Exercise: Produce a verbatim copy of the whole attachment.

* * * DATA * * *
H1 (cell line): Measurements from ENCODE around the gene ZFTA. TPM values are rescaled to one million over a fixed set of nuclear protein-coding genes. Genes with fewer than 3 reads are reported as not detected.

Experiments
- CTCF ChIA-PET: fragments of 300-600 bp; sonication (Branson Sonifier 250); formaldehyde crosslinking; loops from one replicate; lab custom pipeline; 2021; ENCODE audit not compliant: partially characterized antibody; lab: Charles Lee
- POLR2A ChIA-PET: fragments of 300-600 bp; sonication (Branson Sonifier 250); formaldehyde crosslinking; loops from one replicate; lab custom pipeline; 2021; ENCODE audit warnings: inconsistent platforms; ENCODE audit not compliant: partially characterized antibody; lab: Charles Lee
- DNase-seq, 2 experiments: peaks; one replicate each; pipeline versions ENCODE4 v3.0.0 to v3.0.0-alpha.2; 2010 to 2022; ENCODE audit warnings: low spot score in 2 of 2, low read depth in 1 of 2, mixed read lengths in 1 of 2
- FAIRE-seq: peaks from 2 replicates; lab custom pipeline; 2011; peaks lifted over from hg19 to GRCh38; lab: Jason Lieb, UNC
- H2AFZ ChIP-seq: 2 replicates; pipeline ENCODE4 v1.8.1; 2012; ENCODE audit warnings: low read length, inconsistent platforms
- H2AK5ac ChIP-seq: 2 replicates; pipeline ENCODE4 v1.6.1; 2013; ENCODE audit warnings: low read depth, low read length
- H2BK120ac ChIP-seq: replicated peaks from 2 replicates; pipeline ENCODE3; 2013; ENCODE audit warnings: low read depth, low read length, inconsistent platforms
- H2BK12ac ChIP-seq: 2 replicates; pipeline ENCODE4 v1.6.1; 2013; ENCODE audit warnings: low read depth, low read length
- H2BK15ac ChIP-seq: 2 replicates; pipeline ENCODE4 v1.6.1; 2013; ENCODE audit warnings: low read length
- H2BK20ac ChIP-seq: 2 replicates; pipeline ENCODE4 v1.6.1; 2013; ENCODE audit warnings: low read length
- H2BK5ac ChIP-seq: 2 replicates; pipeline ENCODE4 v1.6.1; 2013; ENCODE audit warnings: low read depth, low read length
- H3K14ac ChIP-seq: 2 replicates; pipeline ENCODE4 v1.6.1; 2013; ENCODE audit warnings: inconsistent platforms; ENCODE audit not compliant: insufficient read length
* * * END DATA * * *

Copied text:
H1 (cell line): Measurements from ENCODE around the gene ZFTA. TPM values are rescaled to one million over a fixed set of nuclear protein-coding genes. Genes with fewer than 3 reads are reported as not detected.

Experiments
- CTCF ChIA-PET: fragments of 300-600 bp; sonication (Branson Sonifier 250); formaldehyde crosslinking; loops from one replicate; lab custom pipeline; 2021; ENCODE audit not compliant: partially characterized antibody; lab: Charles Lee
- POLR2A ChIA-PET: fragments of 300-600 bp; sonication (Branson Sonifier 250); formaldehyde crosslinking; loops from one replicate; lab custom pipeline; 2021; ENCODE audit warnings: inconsistent platforms; ENCODE audit not compliant: partially characterized antibody; lab: Charles Lee
- DNase-seq, 2 experiments: peaks; one replicate each; pipeline versions ENCODE4 v3.0.0 to v3.0.0-alpha.2; 2010 to 2022; ENCODE audit warnings: low spot score in 2 of 2, low read depth in 1 of 2, mixed read lengths in 1 of 2
- FAIRE-seq: peaks from 2 replicates; lab custom pipeline; 2011; peaks lifted over from hg19 to GRCh38; lab: Jason Lieb, UNC
- H2AFZ ChIP-seq: 2 replicates; pipeline ENCODE4 v1.8.1; 2012; ENCODE audit warnings: low read length, inconsistent platforms
- H2AK5ac ChIP-seq: 2 replicates; pipeline ENCODE4 v1.6.1; 2013; ENCODE audit warnings: low read depth, low read length
- H2BK120ac ChIP-seq: replicated peaks from 2 replicates; pipeline ENCODE3; 2013; ENCODE audit warnings: low read depth, low read length, inconsistent platforms
- H2BK12ac ChIP-seq: 2 replicates; pipeline ENCODE4 v1.6.1; 2013; ENCODE audit warnings: low read depth, low read length
- H2BK15ac ChIP-seq: 2 replicates; pipeline ENCODE4 v1.6.1; 2013; ENCODE audit warnings: low read length
- H2BK20ac ChIP-seq: 2 replicates; pipeline ENCODE4 v1.6.1; 2013; ENCODE audit warnings: low read length
- H2BK5ac ChIP-seq: 2 replicates; pipeline ENCODE4 v1.6.1; 2013; ENCODE audit warnings: low read depth, low read length
- H3K14ac ChIP-seq: 2 replicates; pipeline ENCODE4 v1.6.1; 2013; ENCODE audit warnings: inconsistent platforms; ENCODE audit not compliant: insufficient read length